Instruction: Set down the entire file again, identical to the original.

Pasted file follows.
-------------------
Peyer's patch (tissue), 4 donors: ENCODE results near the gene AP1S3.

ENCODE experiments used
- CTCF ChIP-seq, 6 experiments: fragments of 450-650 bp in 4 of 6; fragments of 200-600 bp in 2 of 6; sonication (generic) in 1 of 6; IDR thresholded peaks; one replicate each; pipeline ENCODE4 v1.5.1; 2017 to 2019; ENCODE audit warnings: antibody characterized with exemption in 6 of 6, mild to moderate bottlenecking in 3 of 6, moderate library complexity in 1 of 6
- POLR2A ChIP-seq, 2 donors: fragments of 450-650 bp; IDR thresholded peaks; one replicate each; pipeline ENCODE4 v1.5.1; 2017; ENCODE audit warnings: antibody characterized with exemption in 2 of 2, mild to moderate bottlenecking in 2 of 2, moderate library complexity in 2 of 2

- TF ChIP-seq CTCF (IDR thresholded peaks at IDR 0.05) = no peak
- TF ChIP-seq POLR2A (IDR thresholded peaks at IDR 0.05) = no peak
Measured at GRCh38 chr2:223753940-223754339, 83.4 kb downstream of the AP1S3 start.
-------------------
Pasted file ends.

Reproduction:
Peyer's patch (tissue), 4 donors: ENCODE results near the gene AP1S3.

ENCODE experiments used
- CTCF ChIP-seq, 6 experiments: fragments of 450-650 bp in 4 of 6; fragments of 200-600 bp in 2 of 6; sonication (generic) in 1 of 6; IDR thresholded peaks; one replicate each; pipeline ENCODE4 v1.5.1; 2017 to 2019; ENCODE audit warnings: antibody characterized with exemption in 6 of 6, mild to moderate bottlenecking in 3 of 6, moderate library complexity in 1 of 6
- POLR2A ChIP-seq, 2 donors: fragments of 450-650 bp; IDR thresholded peaks; one replicate each; pipeline ENCODE4 v1.5.1; 2017; ENCODE audit warnings: antibody characterized with exemption in 2 of 2, mild to moderate bottlenecking in 2 of 2, moderate library complexity in 2 of 2

- TF ChIP-seq CTCF (IDR thresholded peaks at IDR 0.05) = no peak
- TF ChIP-seq POLR2A (IDR thresholded peaks at IDR 0.05) = no peak
Measured at GRCh38 chr2:223753940-223754339, 83.4 kb downstream of the AP1S3 start.